Monday, April 28, 2008

Building to the weather - Part 2 of 7: Creating a sun pocket

Here is the main facade of the Park-McCullough House Carriage Barn.

As I wrote in the previous post, it faces east, away from prevailing winds and into the morning sun. Notice that the door - a huge door wide enough for carriages and horses - is set back. This is partly so that the hay door above is easily accessible for hay wagons - they can be parked underneath and unloaded. The recessed space also protects against the wind and gathers the sun, making a pocket of warmth. Gardeners know that sheltered sunny nook where the first daffodils will bloom; this recessed entry creates a sheltered sunny place for horses and people.

Many buildings have a double entry that functions like an air lock: one enters through a set of doors into a little vestibule, closes those doors, then opens another set of doors to enter the main space. It's a way to keep cold air out of a warm space (and vice versa when there is air-conditioning.)

A double entry on a barn is not practical. Imagine how big the airlock would need to be for a carriage with horses! This recessed entry is a pretty good substitute - the doors can be opened without the wind rushing in, and on a sunny day in winter, heat may even come in.

Here is the whole series:

Part 1 -

Part 2 - How does the carriage house work with the sun to minimize wind chill?

Part 3 - Why bother with a cupola?

Part 4 - Eaves? they're important?

Part 5 - How a floor plan makes a difference:

Part 6 -  A look at how these concepts were used at the Big House:

Part 7 - Shutters:            

Building to the weather - Part 1 of 7: Maximizing sun exposure

What does it mean to 'build to the weather'?

Look at this 1864 barn, the Park-McCullough House Carriage House, designed by an architect for a very wealthy family. A working stable - people and horses lived in it year round. It had very little heat: a stove in the tack room, another in the living quarters. However, its use of natural forces for winter warmth and summer cooling were quite effective. The techniques can be seen in many other barns built for ordinary farmers.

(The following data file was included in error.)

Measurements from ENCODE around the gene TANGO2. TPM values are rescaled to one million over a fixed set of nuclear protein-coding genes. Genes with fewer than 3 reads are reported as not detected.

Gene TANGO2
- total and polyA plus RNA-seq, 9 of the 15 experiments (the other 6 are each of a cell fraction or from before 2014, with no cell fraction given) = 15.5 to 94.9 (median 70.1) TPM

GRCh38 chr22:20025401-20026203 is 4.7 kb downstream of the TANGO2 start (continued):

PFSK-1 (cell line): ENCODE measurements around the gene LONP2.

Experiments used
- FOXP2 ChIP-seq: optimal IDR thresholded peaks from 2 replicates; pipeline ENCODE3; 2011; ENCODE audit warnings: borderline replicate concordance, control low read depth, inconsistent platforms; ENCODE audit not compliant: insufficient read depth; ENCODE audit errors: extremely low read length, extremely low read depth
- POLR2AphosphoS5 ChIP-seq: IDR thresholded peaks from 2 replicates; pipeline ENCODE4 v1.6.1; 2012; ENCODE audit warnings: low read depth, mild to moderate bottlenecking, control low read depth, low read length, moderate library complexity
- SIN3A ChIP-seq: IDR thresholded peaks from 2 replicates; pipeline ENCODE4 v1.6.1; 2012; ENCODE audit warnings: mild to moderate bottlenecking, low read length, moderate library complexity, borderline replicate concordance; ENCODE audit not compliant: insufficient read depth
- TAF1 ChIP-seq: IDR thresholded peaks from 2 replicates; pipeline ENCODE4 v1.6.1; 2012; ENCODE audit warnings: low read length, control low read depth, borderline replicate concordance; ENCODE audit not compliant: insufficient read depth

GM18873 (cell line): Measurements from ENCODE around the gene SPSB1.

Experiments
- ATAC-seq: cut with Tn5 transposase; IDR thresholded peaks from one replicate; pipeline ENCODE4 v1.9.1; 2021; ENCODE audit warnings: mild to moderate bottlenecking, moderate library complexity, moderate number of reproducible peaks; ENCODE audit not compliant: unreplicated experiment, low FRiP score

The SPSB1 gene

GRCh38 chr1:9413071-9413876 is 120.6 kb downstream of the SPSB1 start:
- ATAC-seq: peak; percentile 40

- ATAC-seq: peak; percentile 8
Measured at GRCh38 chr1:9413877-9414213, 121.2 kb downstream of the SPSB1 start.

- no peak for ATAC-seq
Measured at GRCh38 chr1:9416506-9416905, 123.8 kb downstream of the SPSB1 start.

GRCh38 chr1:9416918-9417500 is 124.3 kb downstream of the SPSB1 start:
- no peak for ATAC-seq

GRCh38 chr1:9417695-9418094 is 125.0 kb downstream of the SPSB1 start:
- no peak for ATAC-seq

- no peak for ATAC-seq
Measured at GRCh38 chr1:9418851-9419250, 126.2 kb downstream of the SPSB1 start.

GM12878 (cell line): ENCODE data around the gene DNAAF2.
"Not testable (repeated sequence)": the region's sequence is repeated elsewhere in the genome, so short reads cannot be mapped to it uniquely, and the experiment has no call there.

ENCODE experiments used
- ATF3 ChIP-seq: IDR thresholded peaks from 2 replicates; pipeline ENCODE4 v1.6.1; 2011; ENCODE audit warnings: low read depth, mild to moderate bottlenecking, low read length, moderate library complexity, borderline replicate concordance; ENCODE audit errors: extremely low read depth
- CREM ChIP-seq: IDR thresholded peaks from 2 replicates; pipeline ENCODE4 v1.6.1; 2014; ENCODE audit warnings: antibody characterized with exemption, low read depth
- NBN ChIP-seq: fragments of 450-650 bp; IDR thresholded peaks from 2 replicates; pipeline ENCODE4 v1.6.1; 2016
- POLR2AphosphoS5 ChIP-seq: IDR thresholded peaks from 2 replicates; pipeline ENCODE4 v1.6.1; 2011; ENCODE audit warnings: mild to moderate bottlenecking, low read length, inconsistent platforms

There was plenty of land - the barn could have been sited and organized in many different ways. Architecturally, it was placed visually to compliment the House, sitting just beyond it and framing the lawn. The main facade looked back to the House (and the flower garden and pond, which are no longer there). add another photograph of the House and barn together

The architect considered the climate. He understood how to work with the sun. He set the long side of the barn to face due south for maximum sunshine - technically called 'solar gain'. The east end, the front, would get morning sun; the south side, sun all day; the west side, afternoon sun; and the north side, a brief bit of sun only in mid-summer. He knew that in this part of western Vermont the wind blows mainly from the west, sometimes from the north. Wind is good for cooling in the summer, but makes things colder in the winter - technically called 'wind chill'.

Here's the whole series:

Part 1 -

Part 2 - How does the carriage house work with the sun to minimize wind chill?

Part 3 - Why bother with a cupola?

Part 4 - Eaves? they're important?

Part 5 - How a floor plan makes a difference:

Part 6 -  A look at how these concepts were used at the Big House:

Part 7 - Shutters:            

Tuesday, April 15, 2008

Buildings of interest 1: Norton-Fenton House, Pleasant St, Bennington VT